Your S3 implies you are not storing the salt with the password hash, but it should be. It also requires previous entries be in the database, if all prior users are deleted, the is nothing to generate from. This method is also predictable, if another user was to be added, an attacker could start working on cracking their hash with only the prior salt. In fact, he could start attacking ALL future users, just with additional computation.

Your salt needs to be unpredictable.

You can encrypt (AES with a fixed key) an incrementing counter, this would give you a 128-bit unpredictable salt without the need for an RNG. It would also make the first salt entry secure. As long as the fixed key is never disclosed (hardware security module?), future outputs will remain unpredictable. You only need to store the counter, and possibly the key (securely, outside of DB).

You can also use a hash of the username as a salt, it is not ideal, but if usernames are unique, salts should be unique. If they are generated in this way, the system should use an additional random fixed salt, prepended to all generated salts, so there is no chance a similar system would generate the same hash from a user/password combination. This is predictable enough that a specific future username can be targeted.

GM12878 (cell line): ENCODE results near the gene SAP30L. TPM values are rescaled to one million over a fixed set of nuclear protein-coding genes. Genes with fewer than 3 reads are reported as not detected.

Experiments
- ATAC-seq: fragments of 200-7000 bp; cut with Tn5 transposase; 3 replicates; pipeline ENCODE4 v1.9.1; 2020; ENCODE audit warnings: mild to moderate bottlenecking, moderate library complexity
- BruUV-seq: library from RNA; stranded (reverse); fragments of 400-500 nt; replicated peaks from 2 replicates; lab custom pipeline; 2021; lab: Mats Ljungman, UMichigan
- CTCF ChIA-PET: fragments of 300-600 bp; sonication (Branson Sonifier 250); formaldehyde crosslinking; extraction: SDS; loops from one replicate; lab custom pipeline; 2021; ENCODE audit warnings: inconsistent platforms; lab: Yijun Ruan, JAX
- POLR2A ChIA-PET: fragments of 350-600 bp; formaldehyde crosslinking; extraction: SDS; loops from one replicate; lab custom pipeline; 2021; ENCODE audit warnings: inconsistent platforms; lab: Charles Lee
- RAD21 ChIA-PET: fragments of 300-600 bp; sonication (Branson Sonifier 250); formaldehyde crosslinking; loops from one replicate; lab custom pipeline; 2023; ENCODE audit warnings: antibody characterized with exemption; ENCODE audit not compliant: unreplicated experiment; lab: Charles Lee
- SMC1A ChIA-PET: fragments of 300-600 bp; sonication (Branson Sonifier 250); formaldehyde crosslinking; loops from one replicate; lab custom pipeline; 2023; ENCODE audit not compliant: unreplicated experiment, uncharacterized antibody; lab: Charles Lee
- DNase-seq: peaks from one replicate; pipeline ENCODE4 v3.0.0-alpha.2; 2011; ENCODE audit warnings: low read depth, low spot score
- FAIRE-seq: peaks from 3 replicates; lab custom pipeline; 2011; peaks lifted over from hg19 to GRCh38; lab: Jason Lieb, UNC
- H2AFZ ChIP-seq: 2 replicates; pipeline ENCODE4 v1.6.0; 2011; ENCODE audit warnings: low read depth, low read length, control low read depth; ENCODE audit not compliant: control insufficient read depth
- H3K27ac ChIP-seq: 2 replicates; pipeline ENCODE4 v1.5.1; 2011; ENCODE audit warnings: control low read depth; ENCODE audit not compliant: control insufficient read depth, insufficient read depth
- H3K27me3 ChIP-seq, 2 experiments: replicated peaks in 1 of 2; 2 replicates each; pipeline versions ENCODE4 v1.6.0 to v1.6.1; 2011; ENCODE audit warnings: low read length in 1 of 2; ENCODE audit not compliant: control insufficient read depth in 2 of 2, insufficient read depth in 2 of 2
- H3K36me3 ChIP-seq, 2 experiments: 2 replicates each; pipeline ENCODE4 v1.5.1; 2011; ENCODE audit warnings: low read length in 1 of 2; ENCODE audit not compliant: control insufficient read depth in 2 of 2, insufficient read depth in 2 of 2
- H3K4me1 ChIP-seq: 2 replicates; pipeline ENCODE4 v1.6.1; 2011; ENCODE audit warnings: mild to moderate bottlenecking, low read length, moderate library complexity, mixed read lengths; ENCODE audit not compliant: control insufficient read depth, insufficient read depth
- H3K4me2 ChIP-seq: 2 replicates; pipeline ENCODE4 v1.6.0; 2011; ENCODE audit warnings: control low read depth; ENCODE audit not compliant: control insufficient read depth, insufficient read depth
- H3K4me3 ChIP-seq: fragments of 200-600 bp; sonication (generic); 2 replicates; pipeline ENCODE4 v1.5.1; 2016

A better option would be to combine methods, such as:

1. Generate salt using counter, hash salted username
$S = E_k(Ctr)$
$S = H(S:U)$

2. Generate salt using counter, encrypt with salted hash of username
$S = E_k(Ctr)$
$S = E_{H(S:U)}(S)$

3. Generate salt using counter, XOR with truncated salted hash of username
$S = E_k(Ctr)$
$S = H(S:U)_{128} \oplus S$

None of those methods are directly reversible unless you have both the counter and the key, and even if you did, the addition of the username makes it less predictable. Keeping the key secure keeps all future salts secure and unpredictable.

• I'm going to run through your design. However, I've to choose between S1, S2 or S3 for my answer. .. I'm thankful for your response and I will study it. :) Also, there is no statement detailing how the salt will be stored (with the passwords or separately). Hence, I'm assuming the most appropriate (and not real world) case wherein salt is stored separately. This is why having S1 and S2 are insecure as compared to S3 wherein a major attack - frequency analysis is not possible. Feb 3, 2018 at 5:11